To test this modality, we hyperpolarize a slurry of 125-nm ND and water (200 μl water with ∼50-mg ND) at room temperature. Even in the presence of ∼80 GHz microwaves, we observe a fourfold enhancement of 13C magnetic resonance signal from the diamond with little discernible heating of the water (Fig. 3b). This enhancement, which corresponds to a halving of the signal relative to the case without water, suggests that such modalities may be possible for small animals.
ND impurity selection and surface modification
The results presented so far are for ND samples readily obtained commercially, without further treatment or surface modification. We now turn to examine the role that surface impurities play in both hyperpolarization and relaxation, noting that there is significant scope to tailor the surface chemistry via passivation and treatment40. Our approach is to effectively perform ESR spectroscopy at the magnetic field used for DNP (B∼3 T), by monitoring the NMR signal enhancement as a function of microwave frequency (Fig. 4a; Supplementary Fig. 6). At room temperature, we observe enhancement spectra consisting of four peaks that are in agreement with the low-field ESR data shown in Fig. 1e. The position of these peaks correspond to DNP processes at ωe±ωn. As the temperature is lowered, these distinct peaks become dipolar broadened. The high-field DNP spectra are similarly broadened as the particle size is increased, as shown in Fig. 4b.
Modifying the defects or the types of defects within the NDs can change the DNP spectra, leading to enhanced polarization and longer relaxation times. We find that burning off the outer layer of ND using air oxidation processes41 removes some of the broad spin-1/2 component associated with impurities near the surface of the ND. This can be seen in Fig. 4c where we compare the hyperpolarization spectra of 25 nm air oxidation ND (black) with standard 25-nm ND (grey). The oxidation process leads to a suppression of the two central lines (f2 and f3) in the spectrum, consistent with removing some of the surface impurities that would otherwise contribute to the signal.
By adjusting the microwave frequency for DNP, we can select different impurity sites for use in hyperpolarization. Polarization via the P1-centres, for instance, can be selected by irradiating at the frequencies corresponding to the outer peaks (f1 and f4) in Fig. 4a. This is in contrast to irradiating at the inner peaks (f2 and f3), which also comprise both narrow and broad components from spin-1/2 sites (see discussion of Fig. 1e). Surprisingly, we find that hyperpolarization due to microwave driving at the inner peaks takes longer to build-up, and is retained longer than when driving at the outer peaks associated with the P1-centres. This behaviour is seen in Fig. 4d (Supplementary Figs 7 and 8; Supplementary Tables 1 and 2), where for 350-nm ND, we compare the decay of hyperpolarization established by driving at peak f1 or peak f2 in Fig. 4a. These results suggest that nuclear spin diffusion is somewhat suppressed in these systems, since relaxation appears dominated by the particular impurities selected for polarization via the choice of microwave frequency.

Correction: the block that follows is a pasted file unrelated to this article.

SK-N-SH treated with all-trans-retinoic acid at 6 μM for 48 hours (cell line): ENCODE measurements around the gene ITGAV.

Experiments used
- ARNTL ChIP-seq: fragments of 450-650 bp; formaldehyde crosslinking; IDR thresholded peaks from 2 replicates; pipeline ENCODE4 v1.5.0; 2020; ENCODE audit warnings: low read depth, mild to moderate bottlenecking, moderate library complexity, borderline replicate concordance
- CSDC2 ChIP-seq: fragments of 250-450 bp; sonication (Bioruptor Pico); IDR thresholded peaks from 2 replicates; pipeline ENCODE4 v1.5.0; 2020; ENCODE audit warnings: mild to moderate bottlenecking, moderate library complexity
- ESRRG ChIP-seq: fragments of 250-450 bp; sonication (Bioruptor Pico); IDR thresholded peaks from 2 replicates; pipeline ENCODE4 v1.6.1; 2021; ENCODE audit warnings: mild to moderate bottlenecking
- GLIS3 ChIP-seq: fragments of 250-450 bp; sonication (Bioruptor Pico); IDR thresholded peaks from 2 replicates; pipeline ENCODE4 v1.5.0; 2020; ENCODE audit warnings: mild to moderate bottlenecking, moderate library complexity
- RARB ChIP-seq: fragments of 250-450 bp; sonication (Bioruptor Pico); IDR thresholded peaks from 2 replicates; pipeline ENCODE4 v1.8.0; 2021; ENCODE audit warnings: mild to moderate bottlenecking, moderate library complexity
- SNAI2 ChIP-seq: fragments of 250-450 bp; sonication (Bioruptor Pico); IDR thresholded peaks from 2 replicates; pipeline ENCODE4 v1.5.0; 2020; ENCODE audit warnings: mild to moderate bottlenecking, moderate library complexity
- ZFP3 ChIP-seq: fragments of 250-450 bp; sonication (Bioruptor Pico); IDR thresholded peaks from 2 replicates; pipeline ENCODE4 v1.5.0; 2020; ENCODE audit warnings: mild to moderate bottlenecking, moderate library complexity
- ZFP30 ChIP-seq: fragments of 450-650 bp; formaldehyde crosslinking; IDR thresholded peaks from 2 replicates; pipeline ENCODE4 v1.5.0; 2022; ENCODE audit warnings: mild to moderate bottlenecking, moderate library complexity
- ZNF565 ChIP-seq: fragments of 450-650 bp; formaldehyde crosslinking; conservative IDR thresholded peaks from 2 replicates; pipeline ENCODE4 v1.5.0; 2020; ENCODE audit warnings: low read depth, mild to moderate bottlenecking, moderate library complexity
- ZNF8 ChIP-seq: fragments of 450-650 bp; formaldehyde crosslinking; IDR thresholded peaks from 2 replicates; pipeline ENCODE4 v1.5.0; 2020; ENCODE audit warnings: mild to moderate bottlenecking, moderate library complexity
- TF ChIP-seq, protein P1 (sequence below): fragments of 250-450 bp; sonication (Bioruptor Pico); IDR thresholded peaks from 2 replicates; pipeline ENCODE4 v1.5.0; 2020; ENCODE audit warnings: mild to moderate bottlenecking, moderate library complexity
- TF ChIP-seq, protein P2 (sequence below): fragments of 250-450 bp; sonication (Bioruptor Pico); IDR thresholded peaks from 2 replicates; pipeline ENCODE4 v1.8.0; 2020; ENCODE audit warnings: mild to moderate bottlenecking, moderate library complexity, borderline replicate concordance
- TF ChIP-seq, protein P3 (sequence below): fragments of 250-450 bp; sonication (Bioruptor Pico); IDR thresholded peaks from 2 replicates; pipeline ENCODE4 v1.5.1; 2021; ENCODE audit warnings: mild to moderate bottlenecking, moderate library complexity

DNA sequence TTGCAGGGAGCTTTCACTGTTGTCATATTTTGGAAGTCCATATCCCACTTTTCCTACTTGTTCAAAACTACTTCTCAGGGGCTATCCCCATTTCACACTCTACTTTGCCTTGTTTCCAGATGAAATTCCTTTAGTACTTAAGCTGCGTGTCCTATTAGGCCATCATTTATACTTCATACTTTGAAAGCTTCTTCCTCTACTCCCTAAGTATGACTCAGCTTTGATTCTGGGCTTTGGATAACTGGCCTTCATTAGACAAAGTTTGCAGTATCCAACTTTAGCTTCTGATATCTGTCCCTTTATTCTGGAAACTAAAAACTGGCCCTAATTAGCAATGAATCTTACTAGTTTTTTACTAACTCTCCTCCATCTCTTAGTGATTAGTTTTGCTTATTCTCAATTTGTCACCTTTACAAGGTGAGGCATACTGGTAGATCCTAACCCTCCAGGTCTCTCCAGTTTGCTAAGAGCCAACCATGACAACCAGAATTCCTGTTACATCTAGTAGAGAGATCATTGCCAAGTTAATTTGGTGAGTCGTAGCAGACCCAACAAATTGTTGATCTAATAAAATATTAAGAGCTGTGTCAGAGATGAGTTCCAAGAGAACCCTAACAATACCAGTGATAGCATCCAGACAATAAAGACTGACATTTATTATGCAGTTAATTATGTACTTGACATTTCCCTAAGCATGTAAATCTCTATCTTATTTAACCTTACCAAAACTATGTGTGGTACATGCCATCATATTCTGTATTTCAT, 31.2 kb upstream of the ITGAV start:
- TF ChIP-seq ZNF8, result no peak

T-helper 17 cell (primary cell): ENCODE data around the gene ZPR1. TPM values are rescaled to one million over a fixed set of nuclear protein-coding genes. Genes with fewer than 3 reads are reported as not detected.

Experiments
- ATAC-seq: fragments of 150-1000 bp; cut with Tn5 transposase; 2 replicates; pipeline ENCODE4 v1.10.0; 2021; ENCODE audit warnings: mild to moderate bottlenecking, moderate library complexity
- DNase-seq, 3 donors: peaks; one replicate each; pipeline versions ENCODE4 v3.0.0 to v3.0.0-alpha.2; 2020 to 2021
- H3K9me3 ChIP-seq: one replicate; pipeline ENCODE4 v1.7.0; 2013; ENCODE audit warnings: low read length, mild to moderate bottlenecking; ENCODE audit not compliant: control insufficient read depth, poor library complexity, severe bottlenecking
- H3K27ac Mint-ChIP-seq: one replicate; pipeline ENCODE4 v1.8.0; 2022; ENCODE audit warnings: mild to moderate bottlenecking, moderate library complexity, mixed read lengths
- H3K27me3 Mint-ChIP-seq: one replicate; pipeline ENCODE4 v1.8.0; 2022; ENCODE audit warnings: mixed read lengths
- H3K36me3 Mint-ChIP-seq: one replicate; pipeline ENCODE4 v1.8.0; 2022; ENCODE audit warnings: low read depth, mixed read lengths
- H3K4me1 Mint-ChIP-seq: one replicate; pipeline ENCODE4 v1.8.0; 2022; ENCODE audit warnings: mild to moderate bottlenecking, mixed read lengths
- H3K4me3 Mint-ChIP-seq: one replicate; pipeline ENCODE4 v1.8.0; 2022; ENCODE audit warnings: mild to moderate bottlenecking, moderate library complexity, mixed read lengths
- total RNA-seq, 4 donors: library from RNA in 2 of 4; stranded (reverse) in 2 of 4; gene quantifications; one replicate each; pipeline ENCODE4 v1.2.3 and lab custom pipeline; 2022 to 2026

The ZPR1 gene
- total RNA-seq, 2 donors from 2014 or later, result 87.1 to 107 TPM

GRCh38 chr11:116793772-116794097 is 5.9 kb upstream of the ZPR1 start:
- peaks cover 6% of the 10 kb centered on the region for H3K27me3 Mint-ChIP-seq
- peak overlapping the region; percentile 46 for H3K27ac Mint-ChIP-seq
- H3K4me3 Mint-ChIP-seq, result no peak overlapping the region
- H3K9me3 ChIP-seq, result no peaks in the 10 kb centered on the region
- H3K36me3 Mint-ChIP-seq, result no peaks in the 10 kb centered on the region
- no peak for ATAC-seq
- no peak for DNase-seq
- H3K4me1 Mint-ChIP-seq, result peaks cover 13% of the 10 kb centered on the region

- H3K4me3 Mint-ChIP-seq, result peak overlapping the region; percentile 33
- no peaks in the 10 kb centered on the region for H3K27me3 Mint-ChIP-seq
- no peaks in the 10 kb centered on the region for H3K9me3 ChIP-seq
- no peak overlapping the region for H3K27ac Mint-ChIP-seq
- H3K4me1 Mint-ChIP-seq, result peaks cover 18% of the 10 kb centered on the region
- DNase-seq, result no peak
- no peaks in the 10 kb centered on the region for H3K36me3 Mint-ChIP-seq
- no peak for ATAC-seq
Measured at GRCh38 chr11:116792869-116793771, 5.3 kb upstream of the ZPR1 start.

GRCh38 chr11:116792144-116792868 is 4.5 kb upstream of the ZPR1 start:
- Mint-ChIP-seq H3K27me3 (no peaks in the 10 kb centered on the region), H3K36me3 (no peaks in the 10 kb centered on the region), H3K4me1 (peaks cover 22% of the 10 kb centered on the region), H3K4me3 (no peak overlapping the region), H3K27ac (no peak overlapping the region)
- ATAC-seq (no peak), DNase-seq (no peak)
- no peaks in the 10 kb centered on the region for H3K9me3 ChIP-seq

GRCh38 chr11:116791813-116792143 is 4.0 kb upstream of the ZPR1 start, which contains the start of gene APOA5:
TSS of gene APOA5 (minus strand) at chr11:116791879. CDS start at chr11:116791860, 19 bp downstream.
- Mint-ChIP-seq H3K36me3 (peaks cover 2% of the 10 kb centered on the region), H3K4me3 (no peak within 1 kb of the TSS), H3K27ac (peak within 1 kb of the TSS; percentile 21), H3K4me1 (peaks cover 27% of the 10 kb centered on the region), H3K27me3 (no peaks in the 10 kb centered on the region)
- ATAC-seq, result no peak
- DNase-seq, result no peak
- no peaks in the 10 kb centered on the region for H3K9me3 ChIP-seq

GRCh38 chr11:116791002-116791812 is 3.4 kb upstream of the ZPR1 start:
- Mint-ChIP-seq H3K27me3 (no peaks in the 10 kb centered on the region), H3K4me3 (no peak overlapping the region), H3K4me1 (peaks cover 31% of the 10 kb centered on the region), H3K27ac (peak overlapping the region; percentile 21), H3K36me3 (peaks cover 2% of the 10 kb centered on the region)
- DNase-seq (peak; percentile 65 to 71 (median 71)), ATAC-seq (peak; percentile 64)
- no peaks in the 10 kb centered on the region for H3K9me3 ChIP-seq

Beyond examining the spin dynamics of ND, these results are of practical interest in optimizing conditions for maximum signal enhancement with minimal relaxation. As an example, we compare the signal from 350 nm ND, initially irradiated with microwaves at the four distinct frequencies indicated in Fig. 4a and then subsequently transferred to a B=7 T system for detection. Following sample transfer, the relaxation data in Fig. 4e show that a larger polarization is maintained if the nuclei were polarized using the two central spectra peaks (f2 and f3), in comparison with the outer peaks associated with the P1-centres (f1 and f4).
There is significant scope to further enhance the degree of hyperpolarization in ND. In particular, by adding microwave capability to our brute force hyperpolarizer at mK temperature (based on a dilution refrigerator), much larger polarizations appear possible. Eliminating isolated defects via surface passivation techniques 40 will also likely result in longer relaxation times. Another direction is to work with isotopically enriched 13C NDs to increase the number of spins that contribute to the signal and enhance spin diffusion from polarization sites on the surface to the spins in the core. Finally, we mention the possibility of using NDs for long-time storage of nuclear polarization that is transferred to the hydrogen nuclei in an aqueous environment using cross-polarization sequences42,43. Although the efficiency for polarization transfer is yet to be experimentally explored, this modality may enable life-science applications in which ND is tracked and imaged using standard MRI technology43.